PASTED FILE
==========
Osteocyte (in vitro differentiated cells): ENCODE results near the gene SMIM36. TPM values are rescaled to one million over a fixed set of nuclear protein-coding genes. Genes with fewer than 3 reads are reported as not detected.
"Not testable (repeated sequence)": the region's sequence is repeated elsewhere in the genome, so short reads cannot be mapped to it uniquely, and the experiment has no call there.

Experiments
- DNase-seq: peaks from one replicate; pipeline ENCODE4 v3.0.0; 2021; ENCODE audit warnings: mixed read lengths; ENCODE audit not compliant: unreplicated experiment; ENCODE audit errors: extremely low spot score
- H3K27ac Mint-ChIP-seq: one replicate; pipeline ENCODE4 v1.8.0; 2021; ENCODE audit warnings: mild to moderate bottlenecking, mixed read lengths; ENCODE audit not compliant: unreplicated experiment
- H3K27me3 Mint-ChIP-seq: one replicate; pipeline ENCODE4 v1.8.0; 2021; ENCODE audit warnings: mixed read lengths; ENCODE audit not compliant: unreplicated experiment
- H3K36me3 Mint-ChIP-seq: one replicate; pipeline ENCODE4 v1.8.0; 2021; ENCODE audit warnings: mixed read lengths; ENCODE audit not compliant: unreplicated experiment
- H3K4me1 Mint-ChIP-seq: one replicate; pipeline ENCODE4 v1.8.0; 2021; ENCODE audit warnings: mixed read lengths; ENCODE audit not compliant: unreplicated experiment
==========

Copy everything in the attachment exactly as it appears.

Osteocyte (in vitro differentiated cells): ENCODE results near the gene SMIM36. TPM values are rescaled to one million over a fixed set of nuclear protein-coding genes. Genes with fewer than 3 reads are reported as not detected.
"Not testable (repeated sequence)": the region's sequence is repeated elsewhere in the genome, so short reads cannot be mapped to it uniquely, and the experiment has no call there.

Experiments
- DNase-seq: peaks from one replicate; pipeline ENCODE4 v3.0.0; 2021; ENCODE audit warnings: mixed read lengths; ENCODE audit not compliant: unreplicated experiment; ENCODE audit errors: extremely low spot score
- H3K27ac Mint-ChIP-seq: one replicate; pipeline ENCODE4 v1.8.0; 2021; ENCODE audit warnings: mild to moderate bottlenecking, mixed read lengths; ENCODE audit not compliant: unreplicated experiment
- H3K27me3 Mint-ChIP-seq: one replicate; pipeline ENCODE4 v1.8.0; 2021; ENCODE audit warnings: mixed read lengths; ENCODE audit not compliant: unreplicated experiment
- H3K36me3 Mint-ChIP-seq: one replicate; pipeline ENCODE4 v1.8.0; 2021; ENCODE audit warnings: mixed read lengths; ENCODE audit not compliant: unreplicated experiment
- H3K4me1 Mint-ChIP-seq: one replicate; pipeline ENCODE4 v1.8.0; 2021; ENCODE audit warnings: mixed read lengths; ENCODE audit not compliant: unreplicated experiment